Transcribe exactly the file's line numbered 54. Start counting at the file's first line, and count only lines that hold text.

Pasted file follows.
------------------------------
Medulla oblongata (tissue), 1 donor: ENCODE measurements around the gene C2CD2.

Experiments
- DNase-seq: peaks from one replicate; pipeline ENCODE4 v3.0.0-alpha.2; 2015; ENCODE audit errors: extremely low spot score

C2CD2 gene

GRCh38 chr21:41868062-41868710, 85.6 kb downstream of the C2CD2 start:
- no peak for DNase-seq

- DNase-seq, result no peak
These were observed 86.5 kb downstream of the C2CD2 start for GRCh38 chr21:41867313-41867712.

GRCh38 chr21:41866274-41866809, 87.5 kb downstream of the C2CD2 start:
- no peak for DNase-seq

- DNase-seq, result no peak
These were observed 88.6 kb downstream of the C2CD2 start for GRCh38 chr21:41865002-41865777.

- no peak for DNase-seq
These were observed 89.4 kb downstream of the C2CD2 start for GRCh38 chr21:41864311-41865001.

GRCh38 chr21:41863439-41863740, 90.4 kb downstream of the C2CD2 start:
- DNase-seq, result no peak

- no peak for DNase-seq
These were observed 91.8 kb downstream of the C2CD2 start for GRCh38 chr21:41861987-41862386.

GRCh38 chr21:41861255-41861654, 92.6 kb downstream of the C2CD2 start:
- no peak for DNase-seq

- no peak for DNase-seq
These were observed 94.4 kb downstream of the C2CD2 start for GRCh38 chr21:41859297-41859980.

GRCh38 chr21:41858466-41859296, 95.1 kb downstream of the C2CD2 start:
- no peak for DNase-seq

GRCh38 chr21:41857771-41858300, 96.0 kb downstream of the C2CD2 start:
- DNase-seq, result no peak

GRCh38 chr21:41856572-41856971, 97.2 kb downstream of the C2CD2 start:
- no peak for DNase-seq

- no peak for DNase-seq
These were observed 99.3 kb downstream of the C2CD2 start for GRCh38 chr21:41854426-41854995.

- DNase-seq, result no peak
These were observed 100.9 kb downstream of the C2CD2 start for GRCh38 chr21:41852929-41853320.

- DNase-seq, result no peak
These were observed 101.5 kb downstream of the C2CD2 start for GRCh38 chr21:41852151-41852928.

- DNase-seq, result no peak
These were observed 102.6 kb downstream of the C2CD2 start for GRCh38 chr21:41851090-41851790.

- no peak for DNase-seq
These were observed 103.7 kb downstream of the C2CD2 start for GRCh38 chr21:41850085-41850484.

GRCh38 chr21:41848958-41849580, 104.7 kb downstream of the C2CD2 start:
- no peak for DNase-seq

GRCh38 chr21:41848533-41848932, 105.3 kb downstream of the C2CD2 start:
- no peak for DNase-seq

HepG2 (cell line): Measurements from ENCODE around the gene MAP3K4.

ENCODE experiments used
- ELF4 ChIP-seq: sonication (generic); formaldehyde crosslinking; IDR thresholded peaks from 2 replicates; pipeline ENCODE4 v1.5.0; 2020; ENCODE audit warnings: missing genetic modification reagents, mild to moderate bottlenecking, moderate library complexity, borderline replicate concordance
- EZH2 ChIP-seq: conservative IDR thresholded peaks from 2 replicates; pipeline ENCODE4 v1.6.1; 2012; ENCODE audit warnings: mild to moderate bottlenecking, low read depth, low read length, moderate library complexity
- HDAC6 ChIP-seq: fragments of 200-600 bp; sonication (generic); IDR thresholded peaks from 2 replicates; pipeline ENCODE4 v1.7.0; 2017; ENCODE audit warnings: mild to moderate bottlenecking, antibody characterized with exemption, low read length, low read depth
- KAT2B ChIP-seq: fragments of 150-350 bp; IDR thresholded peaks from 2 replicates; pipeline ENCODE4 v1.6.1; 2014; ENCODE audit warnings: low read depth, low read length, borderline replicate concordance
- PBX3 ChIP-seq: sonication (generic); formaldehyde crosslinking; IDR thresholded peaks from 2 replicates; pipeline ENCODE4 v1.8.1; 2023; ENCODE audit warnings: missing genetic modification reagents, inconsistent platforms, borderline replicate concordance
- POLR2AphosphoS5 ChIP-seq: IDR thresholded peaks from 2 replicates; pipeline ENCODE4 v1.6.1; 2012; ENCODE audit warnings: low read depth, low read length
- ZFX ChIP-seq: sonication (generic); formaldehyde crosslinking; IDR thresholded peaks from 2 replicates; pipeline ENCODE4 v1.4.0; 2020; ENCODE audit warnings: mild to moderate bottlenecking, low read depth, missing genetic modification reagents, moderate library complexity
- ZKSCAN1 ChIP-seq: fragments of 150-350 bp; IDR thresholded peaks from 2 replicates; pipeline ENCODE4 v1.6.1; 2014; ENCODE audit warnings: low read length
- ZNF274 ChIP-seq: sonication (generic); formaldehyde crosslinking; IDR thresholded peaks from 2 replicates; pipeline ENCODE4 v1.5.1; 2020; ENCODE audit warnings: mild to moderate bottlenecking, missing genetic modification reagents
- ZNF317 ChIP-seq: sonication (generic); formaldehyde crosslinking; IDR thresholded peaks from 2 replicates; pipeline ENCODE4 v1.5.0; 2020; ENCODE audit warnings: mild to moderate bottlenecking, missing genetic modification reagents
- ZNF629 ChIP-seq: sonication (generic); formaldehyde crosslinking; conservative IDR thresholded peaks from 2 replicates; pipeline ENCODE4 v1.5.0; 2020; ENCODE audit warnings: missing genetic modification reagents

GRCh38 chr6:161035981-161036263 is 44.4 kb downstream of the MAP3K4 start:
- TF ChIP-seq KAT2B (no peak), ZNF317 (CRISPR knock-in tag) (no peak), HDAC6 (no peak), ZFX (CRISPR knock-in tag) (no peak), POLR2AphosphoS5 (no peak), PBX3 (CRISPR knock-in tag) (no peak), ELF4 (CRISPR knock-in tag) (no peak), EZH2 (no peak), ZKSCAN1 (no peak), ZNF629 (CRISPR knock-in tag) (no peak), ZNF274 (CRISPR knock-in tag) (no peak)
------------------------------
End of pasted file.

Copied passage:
- ZNF317 ChIP-seq: sonication (generic); formaldehyde crosslinking; IDR thresholded peaks from 2 replicates; pipeline ENCODE4 v1.5.0; 2020; ENCODE audit warnings: mild to moderate bottlenecking, missing genetic modification reagents